These “victims” often associate themselves with “martyrs”. Martyrs have an over-inflated view of their own power. Martyrs take on the responsibility of managing their own life as well as the lives of the victim. They accept responsibility for the other person’s emotions and work diligently to “fix” the other person’s life. The martyr denies the victim the freedom to choose and feel differently. This seems appropriate to the martyr because the victim is “clearly” incapable of managing life. That’s why the victim needs to trust the martyr’s judgment over his/her own. The martyr is left feeling overwhelmed with the responsibility of managing two people’s lives. S/he is also frustrated that the victim doesn’t just “go along” with the plan.
Both martyrs and victims eventually feel frustrated and resentful of the other person. This codependency prolongs the unhealthy relationship dynamic. It also promotes physical and psychological dis-ease in both parties.
How do you establish healthy boundaries?
The key to establishing healthy emotional boundaries is to embrace your own power. This is true for setting boundaries in leadership, marriage, parenting, and friendships.
People pleasing is giving away your own power. Playing the role of a martyr is accepting responsibility beyond the constraints of your personal power. As you embrace your personal power, you learn how to say no to things that do not honor you and your life purpose . You also learn the importance of saying yes to those that do.
There are only two things you need to do to establish healthy boundaries. First create the boundary. Second, give others the freedom not to like them. Many people give up their power out of fear or a misunderstanding of love. But, as you follow the steps below, you reclaim your power by setting healthy boundaries.
Get clear on your purpose, vision, and values
Real power comes from focusing on what’s important to you. To exercise control over your life, you must first see yourself as worthy. You need to see your uniqueness as something to be treasured. This perspective helps you to see the value of protecting your difference in the face of social pressures for conformity.
As you get clear on your unique contribution, your motivation for protecting that purpose increases. You recognize that this gift has been invested in you and needs to be advanced by you. Power is acknowledging what you have to offer to the world and behaving in a way that demonstrates your faith in yourself and your gifts. Learn to align your life 100% with what’s important to you.Embrace your ability to act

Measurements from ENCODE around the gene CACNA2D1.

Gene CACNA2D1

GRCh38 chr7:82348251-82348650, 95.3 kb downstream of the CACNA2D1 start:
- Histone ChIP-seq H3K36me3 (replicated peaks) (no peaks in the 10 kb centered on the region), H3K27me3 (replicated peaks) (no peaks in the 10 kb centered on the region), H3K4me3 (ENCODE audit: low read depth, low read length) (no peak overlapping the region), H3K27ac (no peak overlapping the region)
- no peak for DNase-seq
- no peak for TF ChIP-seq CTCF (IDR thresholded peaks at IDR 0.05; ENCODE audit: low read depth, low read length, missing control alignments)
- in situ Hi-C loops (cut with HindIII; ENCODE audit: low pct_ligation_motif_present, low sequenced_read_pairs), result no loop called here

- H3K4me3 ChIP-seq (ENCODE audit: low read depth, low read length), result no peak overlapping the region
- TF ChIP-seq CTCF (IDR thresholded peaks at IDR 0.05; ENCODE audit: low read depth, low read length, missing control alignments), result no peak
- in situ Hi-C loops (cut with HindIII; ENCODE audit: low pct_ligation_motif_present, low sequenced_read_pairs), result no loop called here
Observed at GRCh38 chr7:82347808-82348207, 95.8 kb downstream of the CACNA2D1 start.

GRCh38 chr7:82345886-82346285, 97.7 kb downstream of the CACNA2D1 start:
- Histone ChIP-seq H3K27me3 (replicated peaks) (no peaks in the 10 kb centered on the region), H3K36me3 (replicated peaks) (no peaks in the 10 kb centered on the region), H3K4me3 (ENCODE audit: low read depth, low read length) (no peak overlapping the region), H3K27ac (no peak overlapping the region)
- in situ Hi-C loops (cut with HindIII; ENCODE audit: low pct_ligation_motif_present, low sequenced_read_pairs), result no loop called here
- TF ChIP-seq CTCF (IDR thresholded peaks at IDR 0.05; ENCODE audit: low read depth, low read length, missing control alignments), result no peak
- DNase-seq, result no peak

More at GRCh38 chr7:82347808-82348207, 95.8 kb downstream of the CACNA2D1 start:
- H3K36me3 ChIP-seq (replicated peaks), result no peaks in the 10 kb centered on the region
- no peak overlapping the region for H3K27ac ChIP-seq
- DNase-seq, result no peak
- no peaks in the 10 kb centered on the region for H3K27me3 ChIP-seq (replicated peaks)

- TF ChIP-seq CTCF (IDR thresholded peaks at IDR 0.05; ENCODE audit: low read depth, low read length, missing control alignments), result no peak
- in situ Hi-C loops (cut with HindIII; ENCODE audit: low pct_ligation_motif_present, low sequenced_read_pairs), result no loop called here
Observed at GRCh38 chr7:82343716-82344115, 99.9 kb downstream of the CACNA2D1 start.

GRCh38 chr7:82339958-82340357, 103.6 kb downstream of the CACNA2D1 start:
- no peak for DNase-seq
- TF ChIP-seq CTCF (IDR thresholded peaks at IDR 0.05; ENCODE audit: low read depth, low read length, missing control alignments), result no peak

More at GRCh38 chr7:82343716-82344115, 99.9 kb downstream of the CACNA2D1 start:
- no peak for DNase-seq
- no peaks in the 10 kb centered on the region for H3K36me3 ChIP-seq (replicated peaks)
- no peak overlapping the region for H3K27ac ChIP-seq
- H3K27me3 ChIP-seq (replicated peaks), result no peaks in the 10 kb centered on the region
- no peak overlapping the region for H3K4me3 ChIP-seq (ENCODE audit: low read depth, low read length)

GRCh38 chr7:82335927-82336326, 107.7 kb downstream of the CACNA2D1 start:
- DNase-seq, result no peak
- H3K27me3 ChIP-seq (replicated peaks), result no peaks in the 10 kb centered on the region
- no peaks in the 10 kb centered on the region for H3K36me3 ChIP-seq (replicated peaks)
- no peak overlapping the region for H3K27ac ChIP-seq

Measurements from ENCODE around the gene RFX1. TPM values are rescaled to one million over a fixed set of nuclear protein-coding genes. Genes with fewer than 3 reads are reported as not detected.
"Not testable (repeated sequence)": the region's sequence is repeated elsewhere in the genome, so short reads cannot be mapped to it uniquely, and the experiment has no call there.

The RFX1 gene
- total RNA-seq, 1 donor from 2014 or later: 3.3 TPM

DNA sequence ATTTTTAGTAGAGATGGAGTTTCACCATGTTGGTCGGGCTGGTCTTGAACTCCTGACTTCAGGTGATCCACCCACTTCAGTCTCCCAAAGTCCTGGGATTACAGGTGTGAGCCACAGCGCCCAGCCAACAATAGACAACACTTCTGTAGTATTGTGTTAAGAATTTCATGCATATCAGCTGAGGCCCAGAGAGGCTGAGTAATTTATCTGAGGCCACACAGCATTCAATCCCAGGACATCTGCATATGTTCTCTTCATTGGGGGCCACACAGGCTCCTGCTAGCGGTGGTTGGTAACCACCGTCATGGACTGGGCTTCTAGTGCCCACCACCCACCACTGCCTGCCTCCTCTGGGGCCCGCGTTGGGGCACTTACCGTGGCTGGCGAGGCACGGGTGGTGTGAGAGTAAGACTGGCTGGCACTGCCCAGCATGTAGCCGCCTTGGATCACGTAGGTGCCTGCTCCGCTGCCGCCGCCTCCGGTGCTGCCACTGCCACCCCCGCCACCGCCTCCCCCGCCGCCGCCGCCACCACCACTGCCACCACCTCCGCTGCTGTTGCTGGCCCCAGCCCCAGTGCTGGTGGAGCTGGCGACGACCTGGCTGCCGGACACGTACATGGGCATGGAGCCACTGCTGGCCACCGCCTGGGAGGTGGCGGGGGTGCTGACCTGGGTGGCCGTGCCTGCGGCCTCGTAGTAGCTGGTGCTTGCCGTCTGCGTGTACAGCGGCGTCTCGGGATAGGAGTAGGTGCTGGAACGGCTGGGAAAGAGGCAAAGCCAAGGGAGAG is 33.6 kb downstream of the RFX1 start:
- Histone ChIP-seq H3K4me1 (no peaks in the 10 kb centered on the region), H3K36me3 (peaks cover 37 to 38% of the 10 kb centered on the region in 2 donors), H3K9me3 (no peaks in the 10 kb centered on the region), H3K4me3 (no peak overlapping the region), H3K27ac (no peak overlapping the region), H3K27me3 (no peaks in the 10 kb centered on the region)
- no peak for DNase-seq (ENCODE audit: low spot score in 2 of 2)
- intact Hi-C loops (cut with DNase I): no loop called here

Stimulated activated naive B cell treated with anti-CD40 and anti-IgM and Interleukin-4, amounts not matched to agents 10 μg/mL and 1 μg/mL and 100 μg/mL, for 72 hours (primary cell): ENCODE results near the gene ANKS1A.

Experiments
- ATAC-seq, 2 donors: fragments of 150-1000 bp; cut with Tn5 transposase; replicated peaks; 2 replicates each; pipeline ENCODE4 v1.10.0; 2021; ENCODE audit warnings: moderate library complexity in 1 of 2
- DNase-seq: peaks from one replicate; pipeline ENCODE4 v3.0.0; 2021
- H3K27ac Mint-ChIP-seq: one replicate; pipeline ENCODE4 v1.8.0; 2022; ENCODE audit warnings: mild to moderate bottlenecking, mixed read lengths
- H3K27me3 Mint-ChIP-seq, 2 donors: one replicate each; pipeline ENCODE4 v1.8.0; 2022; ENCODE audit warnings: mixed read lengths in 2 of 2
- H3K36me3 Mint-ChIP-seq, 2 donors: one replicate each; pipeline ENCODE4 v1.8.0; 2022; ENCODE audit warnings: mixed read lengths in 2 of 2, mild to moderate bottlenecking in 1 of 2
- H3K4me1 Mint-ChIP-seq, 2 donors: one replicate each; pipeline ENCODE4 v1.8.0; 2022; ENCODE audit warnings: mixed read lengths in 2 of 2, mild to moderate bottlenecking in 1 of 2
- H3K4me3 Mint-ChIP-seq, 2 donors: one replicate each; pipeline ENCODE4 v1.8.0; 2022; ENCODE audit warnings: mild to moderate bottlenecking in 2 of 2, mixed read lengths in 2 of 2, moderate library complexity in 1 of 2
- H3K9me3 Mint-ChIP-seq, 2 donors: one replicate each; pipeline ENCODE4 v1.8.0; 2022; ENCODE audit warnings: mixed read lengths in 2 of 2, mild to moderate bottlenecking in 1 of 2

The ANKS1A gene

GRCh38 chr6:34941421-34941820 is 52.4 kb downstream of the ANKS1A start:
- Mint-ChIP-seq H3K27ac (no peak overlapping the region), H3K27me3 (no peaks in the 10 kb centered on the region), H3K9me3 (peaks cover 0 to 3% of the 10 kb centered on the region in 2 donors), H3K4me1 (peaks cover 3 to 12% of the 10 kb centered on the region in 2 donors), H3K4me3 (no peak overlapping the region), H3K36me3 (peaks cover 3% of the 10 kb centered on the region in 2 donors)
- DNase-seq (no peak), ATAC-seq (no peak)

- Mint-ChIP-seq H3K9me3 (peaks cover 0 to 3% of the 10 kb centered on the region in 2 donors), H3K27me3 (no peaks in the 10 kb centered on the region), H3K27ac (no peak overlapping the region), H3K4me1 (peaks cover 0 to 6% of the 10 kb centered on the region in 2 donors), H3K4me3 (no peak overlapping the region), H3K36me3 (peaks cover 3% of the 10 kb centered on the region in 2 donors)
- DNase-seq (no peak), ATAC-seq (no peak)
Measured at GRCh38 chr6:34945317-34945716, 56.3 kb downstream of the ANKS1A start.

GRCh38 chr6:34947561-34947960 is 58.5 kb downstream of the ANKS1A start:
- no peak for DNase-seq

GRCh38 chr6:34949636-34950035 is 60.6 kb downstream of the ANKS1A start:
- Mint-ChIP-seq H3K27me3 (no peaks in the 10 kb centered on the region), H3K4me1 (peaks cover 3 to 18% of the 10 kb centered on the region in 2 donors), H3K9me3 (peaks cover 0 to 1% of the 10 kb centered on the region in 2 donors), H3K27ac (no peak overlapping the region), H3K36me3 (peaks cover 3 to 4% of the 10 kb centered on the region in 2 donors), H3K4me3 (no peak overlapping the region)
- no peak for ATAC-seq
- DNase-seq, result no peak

Embrace your ability to act
Real power is a process, not a destination. No one is completely helpless. There is always something that you can do for yourself. When you act in your own best interest, you feel and are powerful.
Power as a destination is understanding power as a finite object. It is something that you have and that can be taken from you. Power as a noun refers to differential amounts of power. Someone may have more or less power than you.
Yet, power as a process describes your capacity to act. Taken from the word Anglo-Norman French word “poeir” and the Latin word “posse”, power means “to be able”. This version of power is something that everyone has and can not be taken away. As you change your understanding of power, you immediately see that you always have the capacity to do something.
Whatever the situation, you can put your gifts into action toward accomplishing your goal. This is your power. As you act in your best interests, you increase your capacity to do so in the future. As long as you are alive, your power is there for you to use.
Speak a powerful “yes”
No one else has your gifts or unique combination of experiences. You show your power by embracing your gifts and sharing them with others. You have a role to play in this world that only you with your unique gifts and experiences can play. To downplay your power is to reject your gifts and your purpose in the world. Living out your purpose in the world means that you are willing to show up and embrace your unique contribution. No one else can take your place. If you don’t do it for you, it won’t be done.
The real measure of power is your ability to choose for yourself what’s important to you and ignore the rest. Owning and reclaiming your power means using your power to support your dreams, needs and wants.
Boundaries breathe life into broken relationships. Reclaim your power and individuality. Acknowledge and respect the power of others. Choosing to establish and maintain your boundaries will increase your happiness and relationship satisfaction.
Comment below your thoughts about boundaries, personal power, and healthy relationships. What shifts occur within you when you see power as the process of living into your gifts rather than a destination?